Zebrapedia: Collective Explication of Philip K. Dick's Exegesis

poster / demo / art installation
  1. 1. Richard Doyle

    Pennsylvania State University

  2. 2. James Christopher O'Sullivan

    Pennsylvania State University

Work text
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Zebrapedia: Collective Explication of Philip K. Dick’s Exegesis


Pennsylvania State University, United States of America


Pennsylvania State University, United States of America


Paul Arthur, University of Western Sidney

Locked Bag 1797
Penrith NSW 2751
Paul Arthur

Converted from a Word document




Philip K. Dick
The Exegesis

literary studies

Philip K. Dick’s
Exegesis is possibly the largest archive of unreleased and unpublished material written by any major 20th-century author. At over 8,000 pages, this massive, mostly handwritten text by America’s ‘homegrown Borges’, is arguably Dick’s magnum opus, yet it remains largely unexplored. In its daily entries, diagrams, and sketches, Dick documents his eight-year attempt to fathom what he called ‘2-3-74’, a postmodern visionary experience of the entire universe ‘transformed into information’. Dick’s experiences in February and March 1974 with what he variously called VALIS, Firebright, Sophia, and Zebra sent him on a classic visionary quest through the esoteric literatures and sciences of the planet as he focused his polymath sensibility, wide-ranging erudition, and Zen-like humor on a cosmic whodunnit: Who—or what—was VALIS? Dick pursued this problem for the rest of his life, and the
Exegesis stands as a unique record, not only of a profound spiritual quest, but of the writer at work: reflective, self-questioning, and as always, prodigiously inventive.

Having secured a digital copy of the
Exegesis, researchers at the Pennsylvania State University developed a portal to serve as a focal point for the ongoing transcription, annotation, analysis, discussion, editing, and exploration of the text:
http://zebrapedia.psu.edu/. In essence, the project’s primary goals are to provide an opening for and elucidate the terra incognita of Philip K. Dick’s
Exegesis, using collaborative scholarship and networking tools to explore this mammoth digital text. While part of the
Exegesis has already been published as a print edition (Dick, 2011), this project presents the complete manuscript—the first time that the thousands of notes, letters, and explorations contained within have been made publicly available. The manuscript offers a pandemonium of ideas, so much so that, as project lead, Richard Doyle, notes, ‘When you begin reading the “Exegesis”, you undertake a quest with no shortcuts or cheat codes’ (Platt, 2011). Founded on Ben Brumfield’s free and open-source FromThePage transcription software, we hope to use this project to draw upon the collective knowledge and expertise of Dick scholars so that we might classify and elucidate the mass of metaphysical, comical, and theosophical musings contained throughout. Publicly accessible but still under development, a selection of the project’s features worth highlighting at this particular juncture are workset overviews, as well as category and automatic subject indexing, that allow users to easily view every instance of a particular subject as it is mentioned in the text.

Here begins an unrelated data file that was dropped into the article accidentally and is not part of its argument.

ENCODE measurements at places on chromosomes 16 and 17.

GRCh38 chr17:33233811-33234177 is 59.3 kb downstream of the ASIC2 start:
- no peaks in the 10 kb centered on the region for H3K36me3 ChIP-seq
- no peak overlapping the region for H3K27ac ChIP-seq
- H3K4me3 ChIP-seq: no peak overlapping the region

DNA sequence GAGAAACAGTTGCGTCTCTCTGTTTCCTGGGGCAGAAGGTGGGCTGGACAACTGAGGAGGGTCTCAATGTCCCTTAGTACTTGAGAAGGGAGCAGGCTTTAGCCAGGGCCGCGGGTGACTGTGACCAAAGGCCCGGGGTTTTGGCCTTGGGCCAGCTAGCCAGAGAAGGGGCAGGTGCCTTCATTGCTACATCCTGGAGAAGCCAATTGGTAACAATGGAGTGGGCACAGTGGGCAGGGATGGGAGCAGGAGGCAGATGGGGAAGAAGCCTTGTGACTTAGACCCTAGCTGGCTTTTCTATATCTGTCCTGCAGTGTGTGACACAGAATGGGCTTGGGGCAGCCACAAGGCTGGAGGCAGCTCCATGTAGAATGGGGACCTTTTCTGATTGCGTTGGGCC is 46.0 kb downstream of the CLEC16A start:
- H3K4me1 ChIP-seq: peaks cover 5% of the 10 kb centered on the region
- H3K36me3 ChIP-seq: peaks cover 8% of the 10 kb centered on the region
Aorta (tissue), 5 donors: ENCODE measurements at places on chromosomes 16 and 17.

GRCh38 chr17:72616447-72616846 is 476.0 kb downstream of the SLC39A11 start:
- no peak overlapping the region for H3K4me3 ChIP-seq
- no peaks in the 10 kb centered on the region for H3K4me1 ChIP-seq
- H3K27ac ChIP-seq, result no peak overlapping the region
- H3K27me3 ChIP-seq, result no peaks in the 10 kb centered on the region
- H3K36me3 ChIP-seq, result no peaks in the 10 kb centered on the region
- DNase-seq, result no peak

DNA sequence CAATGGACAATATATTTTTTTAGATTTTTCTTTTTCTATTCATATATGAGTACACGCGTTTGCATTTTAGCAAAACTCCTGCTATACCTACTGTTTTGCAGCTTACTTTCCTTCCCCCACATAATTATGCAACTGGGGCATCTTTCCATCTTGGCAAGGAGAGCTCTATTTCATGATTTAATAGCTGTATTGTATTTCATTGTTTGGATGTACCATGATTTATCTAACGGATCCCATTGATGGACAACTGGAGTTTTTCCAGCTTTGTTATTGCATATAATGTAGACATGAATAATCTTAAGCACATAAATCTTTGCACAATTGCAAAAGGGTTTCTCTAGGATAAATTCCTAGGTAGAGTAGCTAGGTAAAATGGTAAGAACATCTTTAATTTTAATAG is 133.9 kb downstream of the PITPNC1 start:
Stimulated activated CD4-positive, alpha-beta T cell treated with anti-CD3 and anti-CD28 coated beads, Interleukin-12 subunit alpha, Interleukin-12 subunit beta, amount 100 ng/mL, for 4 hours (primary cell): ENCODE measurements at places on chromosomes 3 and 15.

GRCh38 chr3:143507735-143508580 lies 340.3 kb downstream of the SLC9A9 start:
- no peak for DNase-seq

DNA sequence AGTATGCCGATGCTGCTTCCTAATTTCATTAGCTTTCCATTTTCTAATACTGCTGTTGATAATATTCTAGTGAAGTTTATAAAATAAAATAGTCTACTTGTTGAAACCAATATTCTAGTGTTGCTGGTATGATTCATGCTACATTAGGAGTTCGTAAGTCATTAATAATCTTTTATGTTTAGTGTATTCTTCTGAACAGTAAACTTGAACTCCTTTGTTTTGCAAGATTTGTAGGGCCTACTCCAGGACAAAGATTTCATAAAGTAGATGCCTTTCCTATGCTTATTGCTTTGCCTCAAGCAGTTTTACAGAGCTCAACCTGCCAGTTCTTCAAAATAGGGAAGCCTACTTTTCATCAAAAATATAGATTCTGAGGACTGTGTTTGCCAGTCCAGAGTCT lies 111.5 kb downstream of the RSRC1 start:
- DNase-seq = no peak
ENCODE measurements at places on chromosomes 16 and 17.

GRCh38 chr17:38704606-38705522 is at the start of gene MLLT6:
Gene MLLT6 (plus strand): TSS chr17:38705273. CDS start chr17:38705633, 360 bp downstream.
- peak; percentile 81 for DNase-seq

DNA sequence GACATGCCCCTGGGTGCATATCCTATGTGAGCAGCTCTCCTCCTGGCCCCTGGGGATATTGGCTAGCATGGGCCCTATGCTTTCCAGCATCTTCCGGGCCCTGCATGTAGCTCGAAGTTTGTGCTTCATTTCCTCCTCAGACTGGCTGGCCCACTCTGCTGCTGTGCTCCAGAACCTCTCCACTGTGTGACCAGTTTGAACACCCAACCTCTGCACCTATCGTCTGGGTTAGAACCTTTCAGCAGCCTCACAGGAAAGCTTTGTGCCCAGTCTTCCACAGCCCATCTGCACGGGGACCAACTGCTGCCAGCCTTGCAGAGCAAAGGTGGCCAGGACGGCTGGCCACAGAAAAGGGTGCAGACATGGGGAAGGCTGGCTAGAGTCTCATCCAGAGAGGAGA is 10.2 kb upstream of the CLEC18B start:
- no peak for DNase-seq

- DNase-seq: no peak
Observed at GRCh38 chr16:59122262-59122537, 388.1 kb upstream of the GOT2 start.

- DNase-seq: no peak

Future Directions

Our intention is to use digital humanities to present the current iteration of the project, as well as gather feedback on future directions. In particular, we are currently exploring the potential for conducting a series of analyses using computational methods, but first feel that we need to refine our group-sourcing strategy, to align with practices adopted by digital humanities projects availing of similar technologies and platforms. Collaborating with international colleagues, our intention is to conduct focus groups that will inform future development of the FromThePage platform. To this end, we will be early adopters of the system’s forthcoming major upgrade, which supports, in addition to an upgrade to the Ruby on Rails framework,
1. TEI-XML export.
2. Parallel translation in addition to transcription (funded by Fordham University’s Center for Medieval Studies).
3. OCR correction emphasizing OCR-to-TEI conversion.
4. CSV export of subject occurrences for network analysis (driven by the Museum of Vertebrate Zoology).
5. UTF-8 support (driven by Universidad de Buenos Aires).
The new release will also include features under active development, like Omeka integration, improvements to the full-text search, and an overhaul of the user interface. Pennsylvania State University is currently investigating digital editions (both of the annotated and scholarly variety) in the context of educational platforms like FromThePage and rich text archives like Philip K. Dick’s
Exegesis in its incarnation as Zebrapedia. Having implemented new feature-sets, we will host a focus group and conduct a heuristic analysis, allowing us to customise the platform for our intended audience, allowing us to inform improvements to the Zebrapedia and base FromThePage platform in tandem. From here, we will look to implement federated wikis and continue to develop crowdsourced webinars.


Dick, P. K. (2011).
The Exegesis of Philip K. Dick. Jackson, P. and Lethem, J. (eds). Houghton Mifflin Harcourt, Boston.

Platt, C. (2011). ‘The Voices in Philip K. Dick’s Head’.
New York Times Sunday Book Review,

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Conference Info


ADHO - 2015
"Global Digital Humanities"

Hosted at Western Sydney University

Sydney, Australia

June 29, 2015 - July 3, 2015

280 works by 609 authors indexed

Series: ADHO (10)

Organizers: ADHO